“Rather than focusing only on the age and sex structure of the population, our methods took into account the labor force participation and massive expansion of education in China in the assessment of the challenges brought by low fertility and population aging,” explained study lead author Prof. Marois.
The study has also revealed that while the total number of workers will start declining before 2025, those with a high level of education will keep growing, since the younger people entering the labor market are much more educated than older ones retiring.
The researchers said that the implications of their study could provide some reassurance for policymakers, but only if the trend towards increasing education levels continues.
Prof. Lutz said, “Population aging is unavoidable, but negative economic consequences of population aging are not inevitable. More than increasing fertility, ensuring that current and future generations receive a good quality education is the key to deal with challenges of population aging.”
The findings were published in Proceedings of the National Academy of Sciences (PNAS).
About The Hong Kong University of Science and Technology
The Hong Kong University of Science and Technology (HKUST) (https://hkust.edu.hk/) is a world-class research intensive university that focuses on science, technology and business as well as humanities and social science. HKUST offers an international campus, and a holistic and interdisciplinary pedagogy to nurture well-rounded graduates with global vision, a strong entrepreneurial spirit and innovative thinking. Over 80% of our research work were rated “Internationally excellent” or “world leading” in the Research Assessment Exercise 2020 of Hong Kong’s University Grants Committee. We were ranked 3rd in Times Higher Education’s Young University Rankings 2021, and our graduates were ranked 26th worldwide and among the best from universities from Asia in Global University Employability Survey 2020.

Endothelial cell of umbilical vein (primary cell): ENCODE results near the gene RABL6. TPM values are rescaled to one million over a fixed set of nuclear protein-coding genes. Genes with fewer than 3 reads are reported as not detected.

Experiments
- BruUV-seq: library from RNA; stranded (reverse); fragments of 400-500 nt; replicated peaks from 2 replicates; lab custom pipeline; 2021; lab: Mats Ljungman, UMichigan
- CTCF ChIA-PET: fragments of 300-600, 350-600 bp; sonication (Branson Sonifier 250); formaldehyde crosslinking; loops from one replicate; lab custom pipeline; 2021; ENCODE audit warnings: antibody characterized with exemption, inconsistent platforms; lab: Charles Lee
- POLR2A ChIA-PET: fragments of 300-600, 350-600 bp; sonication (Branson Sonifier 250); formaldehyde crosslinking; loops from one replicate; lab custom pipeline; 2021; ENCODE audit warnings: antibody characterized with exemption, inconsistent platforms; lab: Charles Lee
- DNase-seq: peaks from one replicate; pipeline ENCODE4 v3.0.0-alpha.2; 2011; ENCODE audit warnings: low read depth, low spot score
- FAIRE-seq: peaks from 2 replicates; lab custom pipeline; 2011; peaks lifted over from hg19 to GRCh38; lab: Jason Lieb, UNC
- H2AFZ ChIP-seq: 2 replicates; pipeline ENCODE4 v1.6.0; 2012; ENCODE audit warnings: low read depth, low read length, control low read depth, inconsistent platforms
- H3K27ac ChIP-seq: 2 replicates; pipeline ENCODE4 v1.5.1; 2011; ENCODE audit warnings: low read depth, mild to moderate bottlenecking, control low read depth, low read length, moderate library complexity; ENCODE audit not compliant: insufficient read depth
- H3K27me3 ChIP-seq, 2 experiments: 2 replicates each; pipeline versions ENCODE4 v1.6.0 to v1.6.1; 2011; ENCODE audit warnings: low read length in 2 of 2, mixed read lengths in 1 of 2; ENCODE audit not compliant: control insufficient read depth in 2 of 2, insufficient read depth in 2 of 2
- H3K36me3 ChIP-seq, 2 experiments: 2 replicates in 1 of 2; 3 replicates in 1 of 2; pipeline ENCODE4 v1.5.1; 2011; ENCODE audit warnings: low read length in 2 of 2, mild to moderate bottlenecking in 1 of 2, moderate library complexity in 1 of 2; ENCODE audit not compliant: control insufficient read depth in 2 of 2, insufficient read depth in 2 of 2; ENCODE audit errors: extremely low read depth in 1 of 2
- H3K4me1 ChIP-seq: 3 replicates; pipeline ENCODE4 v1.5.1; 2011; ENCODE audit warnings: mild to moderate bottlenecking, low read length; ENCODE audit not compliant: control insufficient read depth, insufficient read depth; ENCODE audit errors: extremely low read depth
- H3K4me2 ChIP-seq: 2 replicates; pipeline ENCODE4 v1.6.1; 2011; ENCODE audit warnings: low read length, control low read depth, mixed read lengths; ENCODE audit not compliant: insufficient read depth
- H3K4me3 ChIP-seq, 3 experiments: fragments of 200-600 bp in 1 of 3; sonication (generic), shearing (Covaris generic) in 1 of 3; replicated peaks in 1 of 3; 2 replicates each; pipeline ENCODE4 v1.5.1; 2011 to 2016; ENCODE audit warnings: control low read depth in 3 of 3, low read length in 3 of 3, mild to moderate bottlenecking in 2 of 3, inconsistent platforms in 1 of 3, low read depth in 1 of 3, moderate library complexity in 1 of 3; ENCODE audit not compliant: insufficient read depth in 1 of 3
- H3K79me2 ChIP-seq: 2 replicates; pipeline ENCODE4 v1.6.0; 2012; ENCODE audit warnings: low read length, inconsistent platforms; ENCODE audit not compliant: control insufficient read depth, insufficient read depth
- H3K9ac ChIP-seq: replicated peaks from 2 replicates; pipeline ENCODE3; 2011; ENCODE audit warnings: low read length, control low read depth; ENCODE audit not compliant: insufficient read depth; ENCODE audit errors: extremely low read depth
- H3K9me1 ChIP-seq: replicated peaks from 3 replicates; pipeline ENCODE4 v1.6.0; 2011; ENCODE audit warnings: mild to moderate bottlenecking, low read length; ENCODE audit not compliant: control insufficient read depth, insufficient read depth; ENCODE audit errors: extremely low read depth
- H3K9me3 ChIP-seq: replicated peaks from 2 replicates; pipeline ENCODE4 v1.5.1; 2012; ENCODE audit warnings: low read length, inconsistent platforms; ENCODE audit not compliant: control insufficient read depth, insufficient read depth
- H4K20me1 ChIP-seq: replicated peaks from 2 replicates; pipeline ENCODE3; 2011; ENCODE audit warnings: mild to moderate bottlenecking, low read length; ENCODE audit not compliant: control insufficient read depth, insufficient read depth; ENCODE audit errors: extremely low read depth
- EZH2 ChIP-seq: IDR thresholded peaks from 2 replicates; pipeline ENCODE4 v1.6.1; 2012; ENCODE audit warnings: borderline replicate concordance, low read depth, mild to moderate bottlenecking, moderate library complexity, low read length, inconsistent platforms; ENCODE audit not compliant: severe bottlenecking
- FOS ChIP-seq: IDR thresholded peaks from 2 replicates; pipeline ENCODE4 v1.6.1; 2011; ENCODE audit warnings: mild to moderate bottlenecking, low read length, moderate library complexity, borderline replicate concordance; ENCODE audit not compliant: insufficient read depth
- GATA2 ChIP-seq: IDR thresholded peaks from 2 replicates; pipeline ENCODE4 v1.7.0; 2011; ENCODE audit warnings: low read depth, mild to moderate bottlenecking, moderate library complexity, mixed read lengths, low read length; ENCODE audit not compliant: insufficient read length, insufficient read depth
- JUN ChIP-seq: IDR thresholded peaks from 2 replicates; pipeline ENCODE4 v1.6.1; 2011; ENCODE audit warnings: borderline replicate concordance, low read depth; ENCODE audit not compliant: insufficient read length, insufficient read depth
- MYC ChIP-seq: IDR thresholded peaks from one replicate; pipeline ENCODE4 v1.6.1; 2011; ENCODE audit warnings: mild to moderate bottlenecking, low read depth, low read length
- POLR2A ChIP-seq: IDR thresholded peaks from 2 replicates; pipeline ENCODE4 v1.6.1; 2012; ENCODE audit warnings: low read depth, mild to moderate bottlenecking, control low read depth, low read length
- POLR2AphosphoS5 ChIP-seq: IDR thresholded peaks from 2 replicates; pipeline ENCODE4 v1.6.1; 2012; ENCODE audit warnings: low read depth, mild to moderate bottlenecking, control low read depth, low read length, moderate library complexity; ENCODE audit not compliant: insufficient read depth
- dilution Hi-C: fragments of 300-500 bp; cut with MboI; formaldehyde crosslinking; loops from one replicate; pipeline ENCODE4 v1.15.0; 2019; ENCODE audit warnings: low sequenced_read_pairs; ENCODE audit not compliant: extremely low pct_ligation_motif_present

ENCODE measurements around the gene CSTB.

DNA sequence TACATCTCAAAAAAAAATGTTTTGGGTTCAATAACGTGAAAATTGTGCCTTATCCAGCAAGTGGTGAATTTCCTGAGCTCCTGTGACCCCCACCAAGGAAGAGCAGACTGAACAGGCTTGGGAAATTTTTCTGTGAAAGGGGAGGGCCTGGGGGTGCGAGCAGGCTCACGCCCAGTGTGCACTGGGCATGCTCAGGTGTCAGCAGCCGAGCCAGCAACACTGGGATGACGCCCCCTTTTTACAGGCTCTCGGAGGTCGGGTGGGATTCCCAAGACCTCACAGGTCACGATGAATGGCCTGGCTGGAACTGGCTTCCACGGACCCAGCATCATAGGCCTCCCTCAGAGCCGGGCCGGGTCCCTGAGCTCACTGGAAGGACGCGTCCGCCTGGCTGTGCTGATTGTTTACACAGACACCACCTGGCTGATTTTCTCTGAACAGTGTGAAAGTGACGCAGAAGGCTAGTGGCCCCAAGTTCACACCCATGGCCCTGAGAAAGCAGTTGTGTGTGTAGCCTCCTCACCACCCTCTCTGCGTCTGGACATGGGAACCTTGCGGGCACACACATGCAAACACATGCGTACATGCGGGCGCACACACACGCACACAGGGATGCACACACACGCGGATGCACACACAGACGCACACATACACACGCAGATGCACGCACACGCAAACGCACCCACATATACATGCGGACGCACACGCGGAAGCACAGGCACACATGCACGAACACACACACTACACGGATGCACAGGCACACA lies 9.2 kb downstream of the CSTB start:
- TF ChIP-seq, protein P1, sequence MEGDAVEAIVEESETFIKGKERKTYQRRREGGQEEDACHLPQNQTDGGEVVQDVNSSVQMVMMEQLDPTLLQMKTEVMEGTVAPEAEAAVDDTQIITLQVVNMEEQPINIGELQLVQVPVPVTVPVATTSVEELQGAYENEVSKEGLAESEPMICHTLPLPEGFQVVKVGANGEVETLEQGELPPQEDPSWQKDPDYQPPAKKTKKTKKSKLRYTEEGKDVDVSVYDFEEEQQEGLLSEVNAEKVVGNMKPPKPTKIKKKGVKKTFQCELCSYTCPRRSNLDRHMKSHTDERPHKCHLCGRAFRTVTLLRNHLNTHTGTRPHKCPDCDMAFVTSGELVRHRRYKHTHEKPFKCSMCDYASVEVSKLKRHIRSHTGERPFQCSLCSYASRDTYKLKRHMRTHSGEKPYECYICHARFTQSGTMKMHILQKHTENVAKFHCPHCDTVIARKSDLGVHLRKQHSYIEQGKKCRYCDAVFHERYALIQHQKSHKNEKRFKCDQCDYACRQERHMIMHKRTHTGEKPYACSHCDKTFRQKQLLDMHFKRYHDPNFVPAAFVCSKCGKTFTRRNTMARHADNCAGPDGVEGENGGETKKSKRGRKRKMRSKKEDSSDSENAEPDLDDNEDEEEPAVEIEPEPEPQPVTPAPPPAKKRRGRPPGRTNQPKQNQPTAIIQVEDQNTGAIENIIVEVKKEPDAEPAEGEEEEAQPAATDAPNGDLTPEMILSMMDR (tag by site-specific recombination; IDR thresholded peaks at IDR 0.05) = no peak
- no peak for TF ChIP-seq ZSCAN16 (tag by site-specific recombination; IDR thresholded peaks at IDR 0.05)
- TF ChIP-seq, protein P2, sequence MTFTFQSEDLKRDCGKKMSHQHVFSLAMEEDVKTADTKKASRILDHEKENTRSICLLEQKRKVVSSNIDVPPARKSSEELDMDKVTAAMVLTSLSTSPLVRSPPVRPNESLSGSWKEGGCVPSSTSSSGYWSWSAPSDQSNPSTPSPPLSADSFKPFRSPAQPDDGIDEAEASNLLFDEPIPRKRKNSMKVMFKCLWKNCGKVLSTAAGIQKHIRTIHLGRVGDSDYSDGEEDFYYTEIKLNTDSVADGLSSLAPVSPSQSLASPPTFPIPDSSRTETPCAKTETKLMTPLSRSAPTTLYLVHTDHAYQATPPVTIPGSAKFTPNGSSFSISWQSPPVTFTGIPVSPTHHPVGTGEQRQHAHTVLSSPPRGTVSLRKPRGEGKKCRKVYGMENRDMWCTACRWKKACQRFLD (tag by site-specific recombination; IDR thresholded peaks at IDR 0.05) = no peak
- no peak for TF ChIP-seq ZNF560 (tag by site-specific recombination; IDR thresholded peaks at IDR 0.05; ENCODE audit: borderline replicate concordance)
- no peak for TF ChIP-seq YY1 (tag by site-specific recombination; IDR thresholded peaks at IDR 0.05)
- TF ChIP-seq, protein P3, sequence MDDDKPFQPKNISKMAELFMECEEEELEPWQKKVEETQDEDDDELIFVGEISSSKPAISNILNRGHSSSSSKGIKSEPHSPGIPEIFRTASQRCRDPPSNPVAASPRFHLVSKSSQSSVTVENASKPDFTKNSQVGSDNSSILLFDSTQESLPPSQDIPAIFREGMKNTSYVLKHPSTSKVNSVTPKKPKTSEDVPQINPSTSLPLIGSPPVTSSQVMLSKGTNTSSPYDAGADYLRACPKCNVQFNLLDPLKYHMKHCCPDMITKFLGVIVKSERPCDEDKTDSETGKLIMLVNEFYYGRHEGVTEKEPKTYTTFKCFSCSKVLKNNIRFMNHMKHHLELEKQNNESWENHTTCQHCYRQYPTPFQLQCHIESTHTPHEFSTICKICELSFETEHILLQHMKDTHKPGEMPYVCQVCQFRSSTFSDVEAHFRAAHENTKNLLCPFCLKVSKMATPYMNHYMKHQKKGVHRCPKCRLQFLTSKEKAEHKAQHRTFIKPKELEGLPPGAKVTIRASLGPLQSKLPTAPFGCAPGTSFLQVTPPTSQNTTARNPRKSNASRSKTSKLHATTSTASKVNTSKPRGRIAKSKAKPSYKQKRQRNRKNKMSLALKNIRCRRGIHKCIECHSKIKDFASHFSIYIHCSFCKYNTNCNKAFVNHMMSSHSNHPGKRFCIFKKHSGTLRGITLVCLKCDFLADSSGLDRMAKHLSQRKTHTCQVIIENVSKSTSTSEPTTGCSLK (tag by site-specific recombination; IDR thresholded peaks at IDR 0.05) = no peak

About The Asian Demographic Research Institute
Asian Demographic Research Institute (ADRI) at Shanghai University focuses on multiscale comparative analysis of Asian population dynamics and its socioeconomic and environmental implications across Asian countries and subregions. It was first established in 2015. Building on the methods of multi-dimensional demography, ADRI studies population dynamics by age, gender, education, household status, health condition, rural/urban residence, and spatial distributions. https://adri.shu.edu.cn
About The International Institute for Applied Systems Analysis
The International Institute for Applied Systems Analysis (IIASA) is an international scientific institute that conducts research into the critical issues of global environmental, economic, technological, and social change that we face in the twenty-first century. Our findings provide valuable options to policymakers to shape the future of our changing world. IIASA is independent and funded by prestigious research funding agencies in Africa, the Americas, Asia, and Europe. www.iiasa.ac.at